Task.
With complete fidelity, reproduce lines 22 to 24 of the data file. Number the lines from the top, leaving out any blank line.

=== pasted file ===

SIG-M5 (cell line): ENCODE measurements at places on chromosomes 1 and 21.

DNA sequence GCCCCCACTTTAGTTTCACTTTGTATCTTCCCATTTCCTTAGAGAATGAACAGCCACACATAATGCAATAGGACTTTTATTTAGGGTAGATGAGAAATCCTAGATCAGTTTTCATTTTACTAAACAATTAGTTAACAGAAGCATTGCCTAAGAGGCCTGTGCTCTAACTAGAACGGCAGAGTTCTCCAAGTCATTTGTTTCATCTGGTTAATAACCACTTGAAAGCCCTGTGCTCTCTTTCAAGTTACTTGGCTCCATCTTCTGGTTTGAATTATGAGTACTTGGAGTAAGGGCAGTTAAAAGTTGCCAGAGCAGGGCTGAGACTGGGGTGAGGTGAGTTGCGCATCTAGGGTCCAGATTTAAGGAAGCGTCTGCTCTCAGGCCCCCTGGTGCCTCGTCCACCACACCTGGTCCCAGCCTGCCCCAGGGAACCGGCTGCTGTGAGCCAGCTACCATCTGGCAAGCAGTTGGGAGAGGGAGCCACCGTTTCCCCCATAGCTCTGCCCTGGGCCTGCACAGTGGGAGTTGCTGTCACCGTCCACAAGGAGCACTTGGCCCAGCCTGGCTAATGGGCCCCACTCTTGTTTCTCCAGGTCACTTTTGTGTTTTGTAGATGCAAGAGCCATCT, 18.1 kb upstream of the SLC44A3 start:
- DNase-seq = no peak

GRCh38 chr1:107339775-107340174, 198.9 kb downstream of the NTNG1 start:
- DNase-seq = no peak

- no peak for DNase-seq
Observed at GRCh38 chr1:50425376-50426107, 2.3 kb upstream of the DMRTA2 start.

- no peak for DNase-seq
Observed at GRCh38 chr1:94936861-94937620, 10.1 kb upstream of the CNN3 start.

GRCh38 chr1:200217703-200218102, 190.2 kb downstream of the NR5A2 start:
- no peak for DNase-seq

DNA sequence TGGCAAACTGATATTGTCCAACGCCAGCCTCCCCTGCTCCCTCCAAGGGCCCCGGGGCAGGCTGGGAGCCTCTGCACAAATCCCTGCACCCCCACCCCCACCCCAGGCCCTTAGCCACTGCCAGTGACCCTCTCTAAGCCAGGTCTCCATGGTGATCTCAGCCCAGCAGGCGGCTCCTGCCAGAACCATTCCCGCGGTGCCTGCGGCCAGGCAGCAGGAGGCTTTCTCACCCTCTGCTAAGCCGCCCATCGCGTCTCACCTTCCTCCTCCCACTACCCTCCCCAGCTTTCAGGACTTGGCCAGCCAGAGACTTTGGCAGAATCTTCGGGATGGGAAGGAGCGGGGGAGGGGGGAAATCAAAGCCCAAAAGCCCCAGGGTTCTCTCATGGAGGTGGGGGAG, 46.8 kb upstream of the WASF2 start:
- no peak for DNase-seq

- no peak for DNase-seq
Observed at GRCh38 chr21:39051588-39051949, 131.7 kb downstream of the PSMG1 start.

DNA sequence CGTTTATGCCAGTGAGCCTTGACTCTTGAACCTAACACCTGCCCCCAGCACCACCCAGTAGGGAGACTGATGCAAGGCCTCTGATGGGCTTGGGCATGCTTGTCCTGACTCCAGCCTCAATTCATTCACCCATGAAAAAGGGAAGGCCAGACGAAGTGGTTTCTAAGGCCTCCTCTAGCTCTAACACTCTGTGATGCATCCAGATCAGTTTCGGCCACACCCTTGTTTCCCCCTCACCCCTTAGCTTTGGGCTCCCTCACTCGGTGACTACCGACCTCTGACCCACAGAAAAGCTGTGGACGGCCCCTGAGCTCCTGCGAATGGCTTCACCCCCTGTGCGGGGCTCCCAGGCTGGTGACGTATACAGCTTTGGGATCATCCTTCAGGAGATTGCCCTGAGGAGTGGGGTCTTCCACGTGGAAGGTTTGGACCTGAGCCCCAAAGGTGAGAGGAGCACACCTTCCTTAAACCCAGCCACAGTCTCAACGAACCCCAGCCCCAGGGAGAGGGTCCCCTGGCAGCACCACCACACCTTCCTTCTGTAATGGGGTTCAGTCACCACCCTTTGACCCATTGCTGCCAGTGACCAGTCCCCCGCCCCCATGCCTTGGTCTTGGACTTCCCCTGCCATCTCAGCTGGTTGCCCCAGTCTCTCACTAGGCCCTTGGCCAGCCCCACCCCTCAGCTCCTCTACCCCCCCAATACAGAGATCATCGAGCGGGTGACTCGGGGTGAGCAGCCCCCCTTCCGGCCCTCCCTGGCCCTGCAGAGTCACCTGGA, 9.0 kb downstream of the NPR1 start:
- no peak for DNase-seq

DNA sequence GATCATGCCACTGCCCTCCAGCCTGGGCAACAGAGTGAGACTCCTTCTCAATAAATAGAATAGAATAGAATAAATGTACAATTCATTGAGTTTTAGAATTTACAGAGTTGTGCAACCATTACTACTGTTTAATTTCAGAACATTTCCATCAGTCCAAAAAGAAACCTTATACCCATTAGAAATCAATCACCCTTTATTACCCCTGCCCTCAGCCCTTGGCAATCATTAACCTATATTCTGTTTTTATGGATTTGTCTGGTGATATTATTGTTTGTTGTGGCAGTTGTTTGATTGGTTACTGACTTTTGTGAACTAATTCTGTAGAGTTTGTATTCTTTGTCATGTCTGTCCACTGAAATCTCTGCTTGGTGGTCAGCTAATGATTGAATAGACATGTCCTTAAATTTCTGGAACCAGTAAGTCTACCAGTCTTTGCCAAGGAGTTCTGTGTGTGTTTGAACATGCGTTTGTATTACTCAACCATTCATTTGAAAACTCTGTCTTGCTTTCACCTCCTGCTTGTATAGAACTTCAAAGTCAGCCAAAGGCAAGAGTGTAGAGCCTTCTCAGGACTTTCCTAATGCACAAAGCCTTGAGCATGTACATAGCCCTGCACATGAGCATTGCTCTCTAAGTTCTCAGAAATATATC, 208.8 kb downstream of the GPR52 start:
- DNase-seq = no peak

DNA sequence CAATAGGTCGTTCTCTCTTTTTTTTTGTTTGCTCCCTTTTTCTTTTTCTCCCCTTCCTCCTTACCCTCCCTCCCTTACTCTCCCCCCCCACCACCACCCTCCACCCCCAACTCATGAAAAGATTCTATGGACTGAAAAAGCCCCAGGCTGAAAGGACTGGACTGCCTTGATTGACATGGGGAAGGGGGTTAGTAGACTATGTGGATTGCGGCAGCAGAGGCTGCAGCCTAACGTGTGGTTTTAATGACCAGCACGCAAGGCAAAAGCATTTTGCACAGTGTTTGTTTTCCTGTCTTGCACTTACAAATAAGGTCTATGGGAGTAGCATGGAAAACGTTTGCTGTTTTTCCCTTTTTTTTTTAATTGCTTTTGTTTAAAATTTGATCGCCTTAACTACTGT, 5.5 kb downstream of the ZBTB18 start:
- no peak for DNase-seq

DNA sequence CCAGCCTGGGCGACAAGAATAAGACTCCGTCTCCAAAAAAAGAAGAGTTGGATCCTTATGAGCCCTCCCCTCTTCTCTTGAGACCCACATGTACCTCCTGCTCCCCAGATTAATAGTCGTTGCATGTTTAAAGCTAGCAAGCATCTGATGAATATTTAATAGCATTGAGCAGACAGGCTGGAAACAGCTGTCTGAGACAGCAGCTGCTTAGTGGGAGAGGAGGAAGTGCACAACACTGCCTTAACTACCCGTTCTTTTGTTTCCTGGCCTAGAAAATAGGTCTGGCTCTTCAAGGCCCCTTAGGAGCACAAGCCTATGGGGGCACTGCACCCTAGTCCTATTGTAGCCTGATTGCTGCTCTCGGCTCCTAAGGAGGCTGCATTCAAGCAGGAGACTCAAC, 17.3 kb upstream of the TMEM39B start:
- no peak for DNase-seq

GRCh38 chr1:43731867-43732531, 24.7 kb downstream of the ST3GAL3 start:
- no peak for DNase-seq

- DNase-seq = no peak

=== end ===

DNA sequence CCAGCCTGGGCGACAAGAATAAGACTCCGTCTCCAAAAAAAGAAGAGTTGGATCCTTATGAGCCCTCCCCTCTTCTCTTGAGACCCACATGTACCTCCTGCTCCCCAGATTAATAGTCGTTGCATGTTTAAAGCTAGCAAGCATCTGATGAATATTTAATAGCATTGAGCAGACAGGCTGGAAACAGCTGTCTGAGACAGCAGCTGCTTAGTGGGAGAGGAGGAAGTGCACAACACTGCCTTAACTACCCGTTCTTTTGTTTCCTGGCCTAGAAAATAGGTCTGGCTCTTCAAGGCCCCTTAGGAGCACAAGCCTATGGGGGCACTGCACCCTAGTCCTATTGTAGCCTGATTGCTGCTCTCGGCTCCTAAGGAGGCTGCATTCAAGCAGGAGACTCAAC, 17.3 kb upstream of the TMEM39B start:
- no peak for DNase-seq

GRCh38 chr1:43731867-43732531, 24.7 kb downstream of the ST3GAL3 start: